Alan Sutherland, aka Land of the Loops, is in much the same form here as he was on Bundle of Joy. That means he's making more atmospheric, sample-heavy electronica. Things still sound relatively lo-fi and a bit too unfocused, but the vocal help he receives from Heather Lewis, the completely charming Takako Minekawa, DJ Trouble, and Jovita Carpenter means Sutherland never strays too far from the twee/dream pop side of his influences. Where Sutherland goes wrong is in his reliance on samples that simply aren't compelling or as humorous as intended during the opening tracks; it's almost as if he's sabotaging his own abilities with random movie dialogue and overly dreamy vocals. Sutherland gets more serious toward the close of the album, and the spooky cohesion of the final few tracks suggests that he is better with arrangements than he's shown on past releases. "Marshmellow Pillows" is probably one of the better instrumental, ambient songs released in 2000, and it reveals a near classical side of Land of the Loops that's been previously dormant. Like Bundle of Joy, Puttering About a Small Land brings to mind Cornelius' genre hopping, His Name Is Alive's creepy vocals and atmosphere, and Seefeel's ambient euphoria. The problem is that the lo-fi beats don't always necessarily mingle that comfortably with the otherworldly sound effects and processed soundwash collages. The His Name Is Alive sound-alike moments of "Fresh Pond Parkway" and "Patience" work better than similar moments on Bundle of Joy. "Fresh Pond Parkway" might be Sutherland's best yet synthesis of the broad styles he employs. Sounding like His Name Is Alive in another solar system, jamming in a cool, hip-hop electronica mood, the track is entirely winning. "Patience" sounds, if anything, like His Name Is Alive attempting an icy, early New Order cover. Puttering About a Small Land works best when it's cranked quite loud, allowing every hiss and crackle to give the music more depth. Land of the Loops has yet to make an album that shows complete maturity, and it's a bit unfortunate that Sutherland too frequently goes the everything-and-the-kitchen-sink route. Still, Puttering About a Small Land certainly sounds like a step in the right direction.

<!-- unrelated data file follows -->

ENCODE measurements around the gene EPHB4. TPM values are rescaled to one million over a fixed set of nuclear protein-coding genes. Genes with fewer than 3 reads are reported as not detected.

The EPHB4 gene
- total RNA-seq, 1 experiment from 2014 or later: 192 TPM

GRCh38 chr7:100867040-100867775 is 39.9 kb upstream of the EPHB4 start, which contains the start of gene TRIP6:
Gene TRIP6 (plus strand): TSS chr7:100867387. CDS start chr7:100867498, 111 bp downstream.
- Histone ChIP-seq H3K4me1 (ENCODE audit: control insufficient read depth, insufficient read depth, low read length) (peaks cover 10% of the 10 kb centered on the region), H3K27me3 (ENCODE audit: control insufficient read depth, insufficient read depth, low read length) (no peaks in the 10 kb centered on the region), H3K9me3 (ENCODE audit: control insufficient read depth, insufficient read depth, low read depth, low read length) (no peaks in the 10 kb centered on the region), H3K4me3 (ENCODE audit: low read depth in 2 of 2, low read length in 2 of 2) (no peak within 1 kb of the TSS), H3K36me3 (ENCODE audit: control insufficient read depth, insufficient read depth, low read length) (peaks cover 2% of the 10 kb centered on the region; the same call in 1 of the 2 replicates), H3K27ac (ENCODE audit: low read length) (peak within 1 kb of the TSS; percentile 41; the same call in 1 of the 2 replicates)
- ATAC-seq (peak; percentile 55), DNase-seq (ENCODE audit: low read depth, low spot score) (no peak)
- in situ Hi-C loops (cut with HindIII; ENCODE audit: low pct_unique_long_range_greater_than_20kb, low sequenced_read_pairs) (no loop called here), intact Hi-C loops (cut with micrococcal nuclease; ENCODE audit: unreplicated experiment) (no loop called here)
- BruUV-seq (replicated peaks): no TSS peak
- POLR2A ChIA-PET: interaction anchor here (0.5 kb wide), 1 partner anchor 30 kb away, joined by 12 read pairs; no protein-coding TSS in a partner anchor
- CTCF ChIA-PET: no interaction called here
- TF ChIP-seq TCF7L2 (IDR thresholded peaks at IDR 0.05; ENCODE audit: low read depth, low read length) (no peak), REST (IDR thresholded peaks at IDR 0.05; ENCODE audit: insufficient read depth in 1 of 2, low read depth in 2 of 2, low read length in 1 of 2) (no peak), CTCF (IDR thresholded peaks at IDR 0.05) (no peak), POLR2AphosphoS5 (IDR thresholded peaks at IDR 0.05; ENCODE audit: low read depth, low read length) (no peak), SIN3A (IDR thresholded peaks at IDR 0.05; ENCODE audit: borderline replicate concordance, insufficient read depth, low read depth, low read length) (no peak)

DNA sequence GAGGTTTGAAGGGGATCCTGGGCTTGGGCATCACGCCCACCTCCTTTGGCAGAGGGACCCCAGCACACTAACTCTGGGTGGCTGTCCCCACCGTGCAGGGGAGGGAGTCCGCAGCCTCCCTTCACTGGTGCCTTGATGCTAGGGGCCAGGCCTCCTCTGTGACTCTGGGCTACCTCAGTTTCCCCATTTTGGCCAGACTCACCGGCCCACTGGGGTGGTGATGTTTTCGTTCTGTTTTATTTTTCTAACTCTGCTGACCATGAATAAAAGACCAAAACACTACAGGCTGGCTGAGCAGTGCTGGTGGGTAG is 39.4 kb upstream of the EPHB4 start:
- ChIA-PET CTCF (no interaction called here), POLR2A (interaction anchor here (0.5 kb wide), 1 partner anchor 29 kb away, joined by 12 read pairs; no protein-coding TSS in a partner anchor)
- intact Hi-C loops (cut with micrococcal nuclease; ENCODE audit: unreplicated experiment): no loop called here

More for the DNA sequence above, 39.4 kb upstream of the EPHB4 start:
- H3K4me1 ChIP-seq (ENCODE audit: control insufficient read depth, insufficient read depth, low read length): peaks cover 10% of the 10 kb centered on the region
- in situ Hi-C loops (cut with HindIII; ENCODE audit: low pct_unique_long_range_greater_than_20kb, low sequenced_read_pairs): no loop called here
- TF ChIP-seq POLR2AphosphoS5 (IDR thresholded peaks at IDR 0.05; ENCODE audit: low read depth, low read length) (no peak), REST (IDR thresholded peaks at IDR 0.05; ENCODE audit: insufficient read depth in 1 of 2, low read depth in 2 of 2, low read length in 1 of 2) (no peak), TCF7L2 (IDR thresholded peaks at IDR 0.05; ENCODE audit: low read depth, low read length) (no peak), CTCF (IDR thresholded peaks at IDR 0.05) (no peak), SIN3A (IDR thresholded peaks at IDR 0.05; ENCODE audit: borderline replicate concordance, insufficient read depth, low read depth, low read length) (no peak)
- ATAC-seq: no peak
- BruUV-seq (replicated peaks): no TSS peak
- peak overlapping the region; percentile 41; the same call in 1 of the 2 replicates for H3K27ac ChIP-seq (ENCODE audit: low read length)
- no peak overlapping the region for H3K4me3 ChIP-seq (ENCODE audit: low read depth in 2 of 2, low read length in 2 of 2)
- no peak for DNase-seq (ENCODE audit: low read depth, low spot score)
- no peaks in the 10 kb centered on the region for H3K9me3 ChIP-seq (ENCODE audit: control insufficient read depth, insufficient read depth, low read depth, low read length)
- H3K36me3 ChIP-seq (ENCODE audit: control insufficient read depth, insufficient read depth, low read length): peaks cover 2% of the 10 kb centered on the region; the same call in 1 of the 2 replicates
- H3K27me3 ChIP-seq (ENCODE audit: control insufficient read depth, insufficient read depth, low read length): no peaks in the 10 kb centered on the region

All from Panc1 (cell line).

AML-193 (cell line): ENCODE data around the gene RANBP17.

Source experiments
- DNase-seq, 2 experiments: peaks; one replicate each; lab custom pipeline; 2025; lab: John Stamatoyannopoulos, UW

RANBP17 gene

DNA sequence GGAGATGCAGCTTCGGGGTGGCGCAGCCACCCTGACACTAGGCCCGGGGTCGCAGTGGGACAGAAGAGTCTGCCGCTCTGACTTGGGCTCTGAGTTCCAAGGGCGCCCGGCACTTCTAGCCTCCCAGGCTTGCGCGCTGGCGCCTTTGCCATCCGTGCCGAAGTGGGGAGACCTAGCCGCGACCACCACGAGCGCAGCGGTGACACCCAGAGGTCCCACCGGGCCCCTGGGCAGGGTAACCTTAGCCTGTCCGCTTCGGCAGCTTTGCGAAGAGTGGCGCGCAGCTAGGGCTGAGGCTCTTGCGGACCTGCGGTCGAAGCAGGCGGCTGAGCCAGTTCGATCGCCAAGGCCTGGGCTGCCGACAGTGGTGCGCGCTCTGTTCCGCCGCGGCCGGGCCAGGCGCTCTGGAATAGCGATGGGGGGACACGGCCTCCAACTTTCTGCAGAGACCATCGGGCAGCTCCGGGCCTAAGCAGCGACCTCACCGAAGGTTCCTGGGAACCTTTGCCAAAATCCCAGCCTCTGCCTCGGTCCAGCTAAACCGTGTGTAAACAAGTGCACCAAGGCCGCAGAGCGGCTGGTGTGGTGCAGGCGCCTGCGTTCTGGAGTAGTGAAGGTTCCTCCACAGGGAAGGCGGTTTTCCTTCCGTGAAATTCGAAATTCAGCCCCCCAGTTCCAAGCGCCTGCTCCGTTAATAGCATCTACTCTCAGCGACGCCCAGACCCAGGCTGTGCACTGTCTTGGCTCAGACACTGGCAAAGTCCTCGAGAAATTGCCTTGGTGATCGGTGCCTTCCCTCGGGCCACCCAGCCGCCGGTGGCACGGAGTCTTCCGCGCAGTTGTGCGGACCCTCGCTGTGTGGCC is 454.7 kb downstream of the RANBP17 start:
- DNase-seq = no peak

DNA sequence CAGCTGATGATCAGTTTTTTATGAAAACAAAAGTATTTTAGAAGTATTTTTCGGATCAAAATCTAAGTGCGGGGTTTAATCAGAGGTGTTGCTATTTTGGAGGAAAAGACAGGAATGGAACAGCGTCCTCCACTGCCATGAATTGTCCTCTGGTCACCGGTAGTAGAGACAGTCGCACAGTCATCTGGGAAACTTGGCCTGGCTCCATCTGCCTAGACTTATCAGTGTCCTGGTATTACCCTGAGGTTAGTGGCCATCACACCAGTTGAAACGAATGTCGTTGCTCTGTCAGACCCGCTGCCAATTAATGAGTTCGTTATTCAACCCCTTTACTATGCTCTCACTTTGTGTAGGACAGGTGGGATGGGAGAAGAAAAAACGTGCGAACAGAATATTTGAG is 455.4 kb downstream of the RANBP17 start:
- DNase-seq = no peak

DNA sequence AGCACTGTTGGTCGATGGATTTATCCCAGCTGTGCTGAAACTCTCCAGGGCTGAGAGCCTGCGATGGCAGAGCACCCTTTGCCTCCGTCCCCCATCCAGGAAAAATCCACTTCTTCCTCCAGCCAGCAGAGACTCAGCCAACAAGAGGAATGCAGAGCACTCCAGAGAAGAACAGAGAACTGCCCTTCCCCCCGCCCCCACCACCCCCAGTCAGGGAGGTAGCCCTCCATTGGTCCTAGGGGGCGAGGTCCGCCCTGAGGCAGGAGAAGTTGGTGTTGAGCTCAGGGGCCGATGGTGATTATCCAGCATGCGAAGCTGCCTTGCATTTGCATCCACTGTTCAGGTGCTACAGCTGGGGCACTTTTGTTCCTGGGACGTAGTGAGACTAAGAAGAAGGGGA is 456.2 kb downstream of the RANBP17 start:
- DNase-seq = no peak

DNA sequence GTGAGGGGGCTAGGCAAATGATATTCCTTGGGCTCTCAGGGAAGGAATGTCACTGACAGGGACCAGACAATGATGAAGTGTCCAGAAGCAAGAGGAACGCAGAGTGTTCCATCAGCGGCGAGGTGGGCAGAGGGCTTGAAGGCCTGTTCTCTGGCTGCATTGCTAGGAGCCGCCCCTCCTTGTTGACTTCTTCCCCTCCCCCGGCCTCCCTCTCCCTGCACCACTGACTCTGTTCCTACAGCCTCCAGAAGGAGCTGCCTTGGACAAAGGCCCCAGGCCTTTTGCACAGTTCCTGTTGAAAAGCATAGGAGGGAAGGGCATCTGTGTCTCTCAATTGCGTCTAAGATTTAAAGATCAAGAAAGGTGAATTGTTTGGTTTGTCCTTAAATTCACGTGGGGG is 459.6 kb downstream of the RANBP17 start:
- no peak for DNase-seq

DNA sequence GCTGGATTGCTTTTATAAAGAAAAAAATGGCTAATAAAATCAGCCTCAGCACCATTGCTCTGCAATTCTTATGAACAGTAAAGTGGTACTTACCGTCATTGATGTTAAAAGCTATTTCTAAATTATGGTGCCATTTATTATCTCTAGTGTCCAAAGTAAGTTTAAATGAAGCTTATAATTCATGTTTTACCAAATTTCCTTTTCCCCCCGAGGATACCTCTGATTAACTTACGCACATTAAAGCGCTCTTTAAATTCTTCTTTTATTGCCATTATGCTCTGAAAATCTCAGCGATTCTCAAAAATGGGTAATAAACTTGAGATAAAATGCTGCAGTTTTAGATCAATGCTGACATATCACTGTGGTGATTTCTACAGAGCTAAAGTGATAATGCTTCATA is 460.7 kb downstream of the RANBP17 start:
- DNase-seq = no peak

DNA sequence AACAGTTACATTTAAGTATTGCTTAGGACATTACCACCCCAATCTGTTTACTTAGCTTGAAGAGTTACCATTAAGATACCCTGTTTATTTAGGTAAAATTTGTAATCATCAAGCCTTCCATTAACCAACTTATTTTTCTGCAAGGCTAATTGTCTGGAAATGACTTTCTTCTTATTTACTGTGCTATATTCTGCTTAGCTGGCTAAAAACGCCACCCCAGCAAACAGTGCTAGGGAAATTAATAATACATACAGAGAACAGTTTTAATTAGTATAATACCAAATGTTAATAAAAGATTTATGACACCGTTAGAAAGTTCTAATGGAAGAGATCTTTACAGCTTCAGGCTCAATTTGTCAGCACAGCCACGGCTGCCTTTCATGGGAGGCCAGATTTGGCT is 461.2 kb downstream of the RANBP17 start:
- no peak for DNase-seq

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AllMusic Review by Tim DiGravina